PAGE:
## Thinking Mathematically (6th Edition)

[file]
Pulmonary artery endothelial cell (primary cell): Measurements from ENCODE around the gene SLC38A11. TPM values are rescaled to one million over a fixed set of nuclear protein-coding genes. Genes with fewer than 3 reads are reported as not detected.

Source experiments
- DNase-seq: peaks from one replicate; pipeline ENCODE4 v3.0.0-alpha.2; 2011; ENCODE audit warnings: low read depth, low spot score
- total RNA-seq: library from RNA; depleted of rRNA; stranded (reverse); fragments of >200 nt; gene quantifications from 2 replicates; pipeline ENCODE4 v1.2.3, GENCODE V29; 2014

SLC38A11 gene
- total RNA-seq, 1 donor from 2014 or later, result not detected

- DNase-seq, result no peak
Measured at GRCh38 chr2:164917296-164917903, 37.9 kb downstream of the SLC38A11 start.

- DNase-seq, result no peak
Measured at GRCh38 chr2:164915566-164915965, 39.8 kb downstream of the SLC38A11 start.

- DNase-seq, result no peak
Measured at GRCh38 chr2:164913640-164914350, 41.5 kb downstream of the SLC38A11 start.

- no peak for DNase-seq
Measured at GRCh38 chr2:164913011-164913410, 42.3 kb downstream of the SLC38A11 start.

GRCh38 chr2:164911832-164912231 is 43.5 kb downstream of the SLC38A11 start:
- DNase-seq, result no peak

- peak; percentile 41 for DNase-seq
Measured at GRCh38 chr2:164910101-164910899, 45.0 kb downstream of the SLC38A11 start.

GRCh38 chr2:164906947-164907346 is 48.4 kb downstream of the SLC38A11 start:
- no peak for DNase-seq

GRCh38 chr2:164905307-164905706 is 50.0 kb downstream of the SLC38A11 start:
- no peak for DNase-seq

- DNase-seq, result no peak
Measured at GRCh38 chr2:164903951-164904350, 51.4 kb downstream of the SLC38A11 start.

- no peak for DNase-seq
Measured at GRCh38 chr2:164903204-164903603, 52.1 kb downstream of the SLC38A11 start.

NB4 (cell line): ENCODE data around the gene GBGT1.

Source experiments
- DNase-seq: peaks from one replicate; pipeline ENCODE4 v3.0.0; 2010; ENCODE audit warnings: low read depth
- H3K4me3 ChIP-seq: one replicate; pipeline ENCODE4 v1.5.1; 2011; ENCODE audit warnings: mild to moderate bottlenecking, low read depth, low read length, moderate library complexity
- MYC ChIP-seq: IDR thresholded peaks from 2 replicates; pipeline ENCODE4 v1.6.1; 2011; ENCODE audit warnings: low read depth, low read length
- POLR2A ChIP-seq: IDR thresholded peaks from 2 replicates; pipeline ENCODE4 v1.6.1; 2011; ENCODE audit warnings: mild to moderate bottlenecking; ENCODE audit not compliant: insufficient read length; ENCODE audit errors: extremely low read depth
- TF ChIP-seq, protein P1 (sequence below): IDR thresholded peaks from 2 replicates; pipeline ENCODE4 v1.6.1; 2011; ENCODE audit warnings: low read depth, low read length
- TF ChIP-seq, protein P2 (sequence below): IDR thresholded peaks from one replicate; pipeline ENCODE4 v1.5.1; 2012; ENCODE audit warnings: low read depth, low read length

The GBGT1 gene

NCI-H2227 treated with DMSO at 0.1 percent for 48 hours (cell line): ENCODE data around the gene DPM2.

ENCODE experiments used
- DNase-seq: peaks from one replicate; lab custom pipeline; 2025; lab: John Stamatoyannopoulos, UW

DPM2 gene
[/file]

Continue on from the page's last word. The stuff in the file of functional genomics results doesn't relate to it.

We can find the total number of crimes. total crimes = 446 + 526 + 835 + 227 + 338 + 456 total crimes = 2828 We can find the standard divisor. $standard ~divisor = \frac{total ~crimes}{officers}$ $standard ~divisor = \frac{2828}{180}$ $standard ~divisor = 15.71$ If we use the standard divisor and round each standard quota to the nearest whole number, the sum of the apportioned officers will be 179 officers. To obtain a sum of 180 officers, we need to find a modified divisor that is slightly less than the standard divisor. Let's choose a modified divisor of 15.7. Note that it may take some trial-and-error to find a modified divisor that works. We can find the modified quota for each precinct. Precinct A: $modified~quota = \frac{crimes}{modified~divisor}$ $modified~quota = \frac{446}{15.7}$ $modified~quota = 28.41$ Precinct B: $modified~quota = \frac{crimes}{modified~divisor}$ $modified~quota = \frac{526}{15.7}$ $modified~quota = 33.503$ Precinct C: $modified~quota = \frac{crimes}{modified~divisor}$ $modified~quota = \frac{835}{15.7}$ $modified~quota = 53.18$ Precinct D: $modified~quota = \frac{crimes}{modified~divisor}$ $modified~quota = \frac{227}{15.7}$ $modified~quota = 14.46$ Precinct E: $modified~quota = \frac{crimes}{modified~divisor}$ $modified~quota = \frac{338}{15.7}$ $modified~quota = 21.53$ Precinct F: $modified~quota = \frac{crimes}{modified~divisor}$ $modified~quota = \frac{456}{15.7}$ $modified~quota = 29.04$ Using Webster's method, we apportion the officers by rounding the modified quota to the nearest whole number. The officers are apportioned to the precincts as follows: Precinct A is apportioned 28 officers. Precinct B is apportioned 34 officers. Precinct C is apportioned 53 officers. Precinct D is apportioned 14 officers. Precinct E is apportioned 22 officers. Precinct F is apportioned 29 officers. Note that the sum of the apportioned officers is 180, so using a modified divisor of 15.7 is acceptable.